As credit unions compete in the ever-growing field of financial services, they mustn’t lose sight of what sets them apart, and it’s not rates, fees, or mobile banking. Credit unions are cooperatives that, by definition, represent the interests of members united to serve a common purpose. In the case of credit unions, this purpose involves improving the lives of members, communities, and employees. Purpose is what sets credit unions apart.
Research from Harvard Business school and PR and marketing firm Edelman shows purpose-driven organizations attract employees as well as consumers. Credit unions across the country are leading with purpose to positively impact the lives of their members, communities, and employees — here are three stories to serve as inspiration for all.
This is one of three spotlights on credit union impact. Read more about member impact and employee impact.
Going Against Gentrification
Although the dividing line between what is Seattle's north and south sides is somewhat subjective, the differences, especially as they related to diversity, are clear, says Verity Credit Union ($763.1M, Seattle, WA) COO Justin Martin.
In 2010, the 98118 zip code on Seattle’s south side was the most diverse in the city, according to U.S. Census data. But a light rail station that opened in the zip code in 2009 contributed to a decline in diversity, and by 2020, Census data indicated the zip code was the fourth-most diverse in the Seattle area.
“With the light rail comes development,” Martin says. “With development tends to come gentrification and displacement. The cost of living goes up. All these things can have negative effects on the people who have historically lived in a place and made it a vibrant community.”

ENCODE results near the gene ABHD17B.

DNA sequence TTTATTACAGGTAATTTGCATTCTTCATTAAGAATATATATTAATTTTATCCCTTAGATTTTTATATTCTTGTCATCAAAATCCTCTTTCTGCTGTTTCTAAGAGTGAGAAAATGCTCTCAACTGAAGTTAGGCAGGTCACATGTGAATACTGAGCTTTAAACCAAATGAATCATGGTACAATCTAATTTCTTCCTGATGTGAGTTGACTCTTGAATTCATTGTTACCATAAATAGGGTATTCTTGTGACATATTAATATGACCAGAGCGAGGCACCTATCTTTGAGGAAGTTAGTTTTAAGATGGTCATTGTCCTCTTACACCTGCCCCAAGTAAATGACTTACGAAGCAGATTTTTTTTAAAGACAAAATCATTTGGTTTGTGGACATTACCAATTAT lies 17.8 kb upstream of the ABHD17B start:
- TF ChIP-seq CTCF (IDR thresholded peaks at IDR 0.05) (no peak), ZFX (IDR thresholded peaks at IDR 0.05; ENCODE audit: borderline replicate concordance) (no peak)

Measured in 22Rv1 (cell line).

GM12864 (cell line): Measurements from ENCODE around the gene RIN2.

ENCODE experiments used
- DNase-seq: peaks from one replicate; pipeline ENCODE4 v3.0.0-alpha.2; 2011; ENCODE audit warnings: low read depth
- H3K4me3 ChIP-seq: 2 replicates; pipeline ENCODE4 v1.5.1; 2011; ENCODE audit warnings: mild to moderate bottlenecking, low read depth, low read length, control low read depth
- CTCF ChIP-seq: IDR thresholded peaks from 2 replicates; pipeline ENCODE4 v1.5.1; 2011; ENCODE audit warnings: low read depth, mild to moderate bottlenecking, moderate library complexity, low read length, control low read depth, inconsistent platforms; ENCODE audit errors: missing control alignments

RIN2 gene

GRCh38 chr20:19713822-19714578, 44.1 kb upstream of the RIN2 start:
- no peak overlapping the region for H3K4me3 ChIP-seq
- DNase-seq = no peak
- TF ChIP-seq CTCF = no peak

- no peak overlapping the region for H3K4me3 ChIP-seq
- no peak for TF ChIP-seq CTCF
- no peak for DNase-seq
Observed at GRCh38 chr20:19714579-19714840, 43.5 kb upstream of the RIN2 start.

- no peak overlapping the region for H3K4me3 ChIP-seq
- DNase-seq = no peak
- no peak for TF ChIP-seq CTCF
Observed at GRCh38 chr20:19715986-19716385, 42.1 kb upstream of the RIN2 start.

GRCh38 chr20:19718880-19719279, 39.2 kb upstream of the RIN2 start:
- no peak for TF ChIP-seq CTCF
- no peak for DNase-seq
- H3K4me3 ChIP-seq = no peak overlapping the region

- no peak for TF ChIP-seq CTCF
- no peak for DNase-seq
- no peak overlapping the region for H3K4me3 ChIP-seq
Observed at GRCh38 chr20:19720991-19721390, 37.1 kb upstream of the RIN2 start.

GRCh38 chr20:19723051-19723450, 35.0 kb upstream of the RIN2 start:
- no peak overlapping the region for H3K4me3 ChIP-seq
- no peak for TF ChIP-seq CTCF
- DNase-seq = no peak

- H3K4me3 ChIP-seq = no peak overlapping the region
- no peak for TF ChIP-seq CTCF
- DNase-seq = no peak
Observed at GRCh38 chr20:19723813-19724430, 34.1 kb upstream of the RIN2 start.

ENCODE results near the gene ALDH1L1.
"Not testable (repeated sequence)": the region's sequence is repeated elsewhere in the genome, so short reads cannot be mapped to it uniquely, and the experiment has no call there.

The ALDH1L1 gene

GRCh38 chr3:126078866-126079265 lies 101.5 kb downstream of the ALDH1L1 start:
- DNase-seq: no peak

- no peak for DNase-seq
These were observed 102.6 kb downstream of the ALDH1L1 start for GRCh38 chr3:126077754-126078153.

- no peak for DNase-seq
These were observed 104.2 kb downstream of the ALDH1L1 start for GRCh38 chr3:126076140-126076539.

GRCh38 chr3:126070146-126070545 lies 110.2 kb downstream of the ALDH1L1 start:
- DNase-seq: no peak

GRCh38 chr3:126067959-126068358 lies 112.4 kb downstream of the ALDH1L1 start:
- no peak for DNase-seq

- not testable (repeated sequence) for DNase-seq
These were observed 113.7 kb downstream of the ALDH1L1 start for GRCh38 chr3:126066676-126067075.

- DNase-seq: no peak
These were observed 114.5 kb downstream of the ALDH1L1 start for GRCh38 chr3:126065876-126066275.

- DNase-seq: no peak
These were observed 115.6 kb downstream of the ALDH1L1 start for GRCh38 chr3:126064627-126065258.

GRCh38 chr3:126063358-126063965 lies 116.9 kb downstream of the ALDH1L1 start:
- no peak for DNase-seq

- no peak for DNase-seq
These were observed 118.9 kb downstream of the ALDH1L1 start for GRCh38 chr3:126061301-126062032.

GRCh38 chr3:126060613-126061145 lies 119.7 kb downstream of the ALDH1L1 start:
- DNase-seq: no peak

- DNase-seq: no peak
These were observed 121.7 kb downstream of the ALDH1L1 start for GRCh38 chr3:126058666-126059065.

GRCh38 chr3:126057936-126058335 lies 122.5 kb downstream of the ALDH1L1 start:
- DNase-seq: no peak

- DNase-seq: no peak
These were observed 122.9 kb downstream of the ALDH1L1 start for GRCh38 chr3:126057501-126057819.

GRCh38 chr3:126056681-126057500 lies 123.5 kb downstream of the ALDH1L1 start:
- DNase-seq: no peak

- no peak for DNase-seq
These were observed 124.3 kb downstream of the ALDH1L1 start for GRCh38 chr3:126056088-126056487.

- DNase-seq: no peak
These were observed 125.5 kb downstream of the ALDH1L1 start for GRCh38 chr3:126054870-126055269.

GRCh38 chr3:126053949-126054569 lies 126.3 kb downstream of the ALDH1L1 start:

In 2019, Verity committed to building a branch as part of a mixed-use development project in Seattle’s south side, then jumped at the chance to finance a limited equity housing project in the hopes the model could serve as the future of affordable housing.
Read more in “Equity Housing Bridges A North-South Divide.”
To learn how Five Seattle credit unions are contributing the final piece of financing for an affordable housing project to serve the city’s residents, read “Seattle Credit Unions Invest Together In Affordable Housing.”
Better Neighborhoods One Affordable House At A Time
In the aftermath of the Great Recession, State Employees’ Credit Union ($51.0B, Raleigh, NC) created a CUSO that uses the resources and ethos of the nation’s second-largest credit union to turn foreclosures into single-family rentals and owner-occupied homes.
The property management CUSO is named SECU*RE, and its mission is to rehab SECU’s real estate owned (REO) properties and rent or sell them. The result is less loss to the credit union itself and, just as critically, more affordable housing and less neighborhood decay in the communities in which those houses are located.
As of Jan. 1, 2020, SECU*RE owned 1,546 properties with a market value of $221 million. As of July 1, it was managing 1,302 occupied rental units.
SECU’s creative rethinking of REOs has created better housing opportunities across the Tarheel State and protected the credit union’s investment in those properties.
Read more in “Rehab, Rent, Sell: A 3-Part Strategy To Fight Foreclosures.”
Support For Small Communities
Since 2015, SECU’s SECU Foundationhas connected college students with leaders in rural communities.
That’s when the foundation created an internship program that places rising sophomore and junior students at 15 North Carolina state universities with local leaders to obtain real-world work experience while giving back to communities. The SECU Public Fellows Intern Program also helps curb the brain drain that occurs when college graduates move from rural areas to larger metropolises.
“The concept was to curb that drain,” says Jama Campbell, senior vice president and executive director of SECU Foundation, the philanthropic arm of State Employees’ Credit Union. “Let’s get college kids interested in working for nonprofits or government entities in their hometowns or other small, rural communities in North Carolina.”
In 2018, the foundation partnered with a nonprofit to extend local government opportunities to recent graduates and for three years has placed high-achieving program participants into community government roles to plug the brain drain.
Read more in “Fellows Step Into Local Leadership Roles.”
Want more stories of credit union impact? CreditUnions.com has them! Click here to see a selection of stories that highlight strategies, initiatives, products, and services of credit unions making a positive impact for the members and communities they serve.